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Syrian Football17 September 2013 Zie Nederlandse versie
by Arnold Jansen op de Haar
On September 6, the Syrian national football team played a friendly match in and against Lebanon. So, the Syrian national team still plays football, even though home games take place in Tehran, courtesy of its ally Iran.
However, FIFA has disqualified Syria from the 2014 World Cup. Because of the war, you would suppose, but that’s not the case. They had fielded a player who wasn’t entitled to play!
The similarity between football and the situation is Syria is that everyone has an opinion about it. This ranges from ‘take action immediately’ to ‘turn a blind eye’.
Was John Kerry’s remark that the USA would refrain from taking military action if Syria handed over its chemical weapons a slip of the tongue or not? Even among the experts there is much disagreement. Some dismissed the remark as stupid, whereas others considered Kerry very cunning.
Watching John Kerry is like watching an episode of Thunderbirds; he never looks startled.
Stupid or not, Russia didn’t hesitate for a minute. The New York Times published an opinion piece by President Putin of Russia. He wrote: ‘It is alarming that military intervention in internal conflicts in foreign countries has become commonplace for the United States’. The conqueror of Georgia and Chechnya masquerading as the conscience of the world; it couldn’t get any crazier.
At first, the Syrian conflict was about democracy, but it now looks more like a global war between Shiite and Sunni ideologies being fought out in Syria. Shiite Iran and Shiite Hezbollah support the Syrian regime while most of the Sunnis, including Al Qaeda, support the Syrian opposition. And many of the big countries are primarily thinking strategically.
It looks like the centuries-long war between Roman Catholics and Protestants. Think of the Thirty Years’ War, 1618–1648 – it will take its time, then. Or think of the animosity between Manchester City and Manchester United, or between Ajax and Feyenoord. Ajax fans have nicknamed the Feyenoord supporters ‘cockroaches’. Apparently divisions along tribal lines are ingrained in human beings. Every time I see a hooligan I think: it’s lucky they don’t have chemical weapons.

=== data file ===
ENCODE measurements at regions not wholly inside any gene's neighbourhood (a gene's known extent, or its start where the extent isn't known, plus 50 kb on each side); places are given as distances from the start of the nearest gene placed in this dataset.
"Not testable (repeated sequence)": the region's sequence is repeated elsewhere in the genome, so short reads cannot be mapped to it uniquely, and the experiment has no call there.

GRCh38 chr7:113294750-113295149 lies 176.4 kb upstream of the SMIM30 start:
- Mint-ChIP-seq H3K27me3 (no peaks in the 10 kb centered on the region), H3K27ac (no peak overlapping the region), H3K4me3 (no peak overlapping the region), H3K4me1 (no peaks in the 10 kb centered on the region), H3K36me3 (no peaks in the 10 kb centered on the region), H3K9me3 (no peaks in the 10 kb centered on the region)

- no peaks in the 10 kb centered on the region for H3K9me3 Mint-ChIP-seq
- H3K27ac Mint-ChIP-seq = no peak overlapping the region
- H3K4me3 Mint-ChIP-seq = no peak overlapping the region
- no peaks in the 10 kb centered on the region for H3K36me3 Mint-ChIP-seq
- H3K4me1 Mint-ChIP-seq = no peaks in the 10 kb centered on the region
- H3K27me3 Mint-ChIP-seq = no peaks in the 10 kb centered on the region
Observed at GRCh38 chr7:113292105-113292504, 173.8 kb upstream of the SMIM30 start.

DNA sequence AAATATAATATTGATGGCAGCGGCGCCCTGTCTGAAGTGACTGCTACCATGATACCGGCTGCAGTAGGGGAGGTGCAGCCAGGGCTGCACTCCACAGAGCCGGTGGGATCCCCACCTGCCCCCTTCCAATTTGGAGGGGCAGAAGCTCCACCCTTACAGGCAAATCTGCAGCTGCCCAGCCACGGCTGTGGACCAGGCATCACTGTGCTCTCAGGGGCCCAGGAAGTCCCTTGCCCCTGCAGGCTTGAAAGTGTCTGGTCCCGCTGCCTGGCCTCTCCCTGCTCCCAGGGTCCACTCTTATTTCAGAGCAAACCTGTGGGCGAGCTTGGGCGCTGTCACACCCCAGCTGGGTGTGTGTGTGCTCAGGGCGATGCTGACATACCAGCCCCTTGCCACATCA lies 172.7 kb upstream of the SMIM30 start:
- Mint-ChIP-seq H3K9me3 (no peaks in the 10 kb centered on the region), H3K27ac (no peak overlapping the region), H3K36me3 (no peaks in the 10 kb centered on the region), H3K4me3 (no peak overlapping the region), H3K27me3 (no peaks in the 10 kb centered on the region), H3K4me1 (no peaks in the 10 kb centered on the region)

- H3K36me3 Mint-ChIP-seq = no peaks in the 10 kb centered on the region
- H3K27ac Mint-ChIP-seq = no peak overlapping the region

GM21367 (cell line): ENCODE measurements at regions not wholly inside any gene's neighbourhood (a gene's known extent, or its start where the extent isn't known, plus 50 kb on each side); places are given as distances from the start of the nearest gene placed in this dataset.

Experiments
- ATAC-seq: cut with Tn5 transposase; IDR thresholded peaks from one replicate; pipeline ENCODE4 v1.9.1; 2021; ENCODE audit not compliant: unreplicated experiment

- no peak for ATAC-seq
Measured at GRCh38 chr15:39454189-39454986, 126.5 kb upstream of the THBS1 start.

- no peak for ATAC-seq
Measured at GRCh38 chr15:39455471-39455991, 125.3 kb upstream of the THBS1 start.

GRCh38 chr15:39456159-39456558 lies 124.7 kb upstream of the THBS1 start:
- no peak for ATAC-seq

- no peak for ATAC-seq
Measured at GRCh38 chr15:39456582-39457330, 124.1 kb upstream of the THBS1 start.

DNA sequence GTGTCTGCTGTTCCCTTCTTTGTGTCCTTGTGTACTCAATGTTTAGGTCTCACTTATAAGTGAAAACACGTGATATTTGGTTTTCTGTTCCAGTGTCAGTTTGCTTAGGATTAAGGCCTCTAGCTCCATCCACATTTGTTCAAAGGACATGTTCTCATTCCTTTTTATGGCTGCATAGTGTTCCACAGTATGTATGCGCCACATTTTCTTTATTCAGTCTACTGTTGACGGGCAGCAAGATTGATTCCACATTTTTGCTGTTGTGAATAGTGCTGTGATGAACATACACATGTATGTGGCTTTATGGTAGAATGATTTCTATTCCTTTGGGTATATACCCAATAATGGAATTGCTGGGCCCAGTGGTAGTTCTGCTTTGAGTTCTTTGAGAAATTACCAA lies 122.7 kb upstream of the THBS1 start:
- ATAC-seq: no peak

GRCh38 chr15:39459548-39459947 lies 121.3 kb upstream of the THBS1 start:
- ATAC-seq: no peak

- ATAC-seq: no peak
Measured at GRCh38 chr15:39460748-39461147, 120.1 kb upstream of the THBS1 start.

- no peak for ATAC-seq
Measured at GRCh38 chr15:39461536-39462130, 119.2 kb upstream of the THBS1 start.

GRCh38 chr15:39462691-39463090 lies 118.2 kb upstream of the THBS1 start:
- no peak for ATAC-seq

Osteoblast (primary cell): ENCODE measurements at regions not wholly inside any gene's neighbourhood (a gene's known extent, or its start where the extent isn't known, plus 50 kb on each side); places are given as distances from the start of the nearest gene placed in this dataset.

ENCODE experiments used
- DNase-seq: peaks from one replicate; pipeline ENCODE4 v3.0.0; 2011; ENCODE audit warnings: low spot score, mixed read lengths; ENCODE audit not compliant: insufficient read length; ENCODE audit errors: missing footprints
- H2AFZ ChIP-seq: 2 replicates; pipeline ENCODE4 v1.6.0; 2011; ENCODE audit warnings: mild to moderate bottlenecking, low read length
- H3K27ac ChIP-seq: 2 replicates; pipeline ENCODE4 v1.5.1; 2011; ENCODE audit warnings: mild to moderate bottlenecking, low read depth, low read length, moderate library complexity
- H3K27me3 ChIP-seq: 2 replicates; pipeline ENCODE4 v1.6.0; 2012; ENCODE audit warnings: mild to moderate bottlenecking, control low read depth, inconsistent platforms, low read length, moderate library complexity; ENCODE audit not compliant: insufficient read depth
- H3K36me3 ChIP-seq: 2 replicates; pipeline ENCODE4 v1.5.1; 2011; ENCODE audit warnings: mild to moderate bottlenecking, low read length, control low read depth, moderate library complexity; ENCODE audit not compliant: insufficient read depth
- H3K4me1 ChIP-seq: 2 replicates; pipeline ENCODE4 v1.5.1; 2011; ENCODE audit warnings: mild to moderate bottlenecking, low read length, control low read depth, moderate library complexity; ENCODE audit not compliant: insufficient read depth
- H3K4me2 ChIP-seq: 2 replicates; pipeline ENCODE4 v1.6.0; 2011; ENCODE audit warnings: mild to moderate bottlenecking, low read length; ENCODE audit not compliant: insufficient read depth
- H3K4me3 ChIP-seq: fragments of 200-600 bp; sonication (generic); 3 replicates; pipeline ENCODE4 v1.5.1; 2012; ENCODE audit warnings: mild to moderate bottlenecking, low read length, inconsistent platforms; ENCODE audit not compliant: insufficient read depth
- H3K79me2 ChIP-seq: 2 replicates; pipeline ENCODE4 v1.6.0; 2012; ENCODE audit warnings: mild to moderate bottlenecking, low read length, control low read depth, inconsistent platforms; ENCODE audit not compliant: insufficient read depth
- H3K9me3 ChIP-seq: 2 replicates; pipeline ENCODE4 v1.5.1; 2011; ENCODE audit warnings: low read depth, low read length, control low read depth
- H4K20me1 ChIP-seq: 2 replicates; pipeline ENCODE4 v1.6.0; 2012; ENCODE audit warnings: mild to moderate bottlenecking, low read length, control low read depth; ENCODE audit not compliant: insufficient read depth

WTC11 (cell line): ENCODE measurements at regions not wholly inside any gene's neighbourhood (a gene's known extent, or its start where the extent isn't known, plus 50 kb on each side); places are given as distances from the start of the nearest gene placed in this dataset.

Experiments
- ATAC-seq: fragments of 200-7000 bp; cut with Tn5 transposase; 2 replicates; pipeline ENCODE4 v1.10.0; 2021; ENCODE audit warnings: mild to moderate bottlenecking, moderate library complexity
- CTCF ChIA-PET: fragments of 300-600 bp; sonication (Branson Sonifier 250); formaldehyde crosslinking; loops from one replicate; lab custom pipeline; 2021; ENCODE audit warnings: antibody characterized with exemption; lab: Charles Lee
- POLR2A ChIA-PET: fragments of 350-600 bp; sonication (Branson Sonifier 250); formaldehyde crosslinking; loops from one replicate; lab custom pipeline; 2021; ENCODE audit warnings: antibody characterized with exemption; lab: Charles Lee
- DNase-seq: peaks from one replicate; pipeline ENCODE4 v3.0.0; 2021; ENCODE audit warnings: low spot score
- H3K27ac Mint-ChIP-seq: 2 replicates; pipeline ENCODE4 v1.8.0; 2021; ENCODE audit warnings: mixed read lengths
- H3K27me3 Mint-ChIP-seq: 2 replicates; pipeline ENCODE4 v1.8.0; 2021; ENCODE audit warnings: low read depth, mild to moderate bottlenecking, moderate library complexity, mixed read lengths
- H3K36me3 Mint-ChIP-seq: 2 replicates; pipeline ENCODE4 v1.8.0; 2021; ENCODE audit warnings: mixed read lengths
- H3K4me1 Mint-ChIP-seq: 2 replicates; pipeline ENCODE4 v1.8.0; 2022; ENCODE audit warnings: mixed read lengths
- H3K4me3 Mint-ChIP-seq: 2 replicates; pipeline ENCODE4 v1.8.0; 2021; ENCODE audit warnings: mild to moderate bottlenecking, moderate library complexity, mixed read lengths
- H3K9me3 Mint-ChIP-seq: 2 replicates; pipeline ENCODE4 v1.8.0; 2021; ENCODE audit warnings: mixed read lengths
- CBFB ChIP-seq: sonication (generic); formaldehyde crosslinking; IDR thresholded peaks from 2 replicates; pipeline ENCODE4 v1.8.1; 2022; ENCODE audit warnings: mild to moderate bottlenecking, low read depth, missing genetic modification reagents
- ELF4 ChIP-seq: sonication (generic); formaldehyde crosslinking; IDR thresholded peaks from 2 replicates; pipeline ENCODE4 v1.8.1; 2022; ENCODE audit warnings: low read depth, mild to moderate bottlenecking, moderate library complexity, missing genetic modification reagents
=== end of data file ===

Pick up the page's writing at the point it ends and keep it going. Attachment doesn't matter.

I live in a peaceful country, but a player from Vitesse, the local football club in Arnhem, can’t walk down the road in Nijmegen, a nearby city and the home of the arch-rival NEC football club. It’s the same in reverse.
And in my home town, Arnhem, the local councillor responsible for sport had to erect a fence across a playing field to split it between two rival amateur clubs who were unable to share it.
Even in a tiny village such as Spakenburg there are ‘Blues’ and ‘Reds’. Support for one club or the other often divides families.
‘It’s about time someone read this man the riot act. It’s simply inhuman what this man gets up to. A complete idiot.’ Is this about Assad? No, these are remarks about Louis van Gaal, the manager of the Dutch national football team, sparked by the way he answers questions during interviews.
They are the utterances of Dutch football expert Johan Derksen, nicknamed the ‘savage Schnauzer’ because of his extravagant head of hair.
Talk about football is littered with hackneyed phrases, but from time to time they appear gift-wrapped. Recently Johan Cruijff said, when commenting on health and sport: ‘The body you are born with is the body you die in.’
Cruijff is famous for his one-liners. Take this one: ‘Italy doesn’t win its matches, but we can lose the match to them.’ Substitute Assad and you’re talking about the conflict between Assad and the opposition. ‘Assad doesn’t win, but we can lose.’
You can’t really play football against a nation that uses chemical weapons. Isn’t it about time to order a total boycott of the Syrian national team? Just as a starting point. Ultimately, someone needs to intervene against Assad and the opposition to help the civil population. It’s only then that anyone will qualify for the Nobel Peace Prize.
© Arnold Jansen op de Haar
© Translation Holland Park Press
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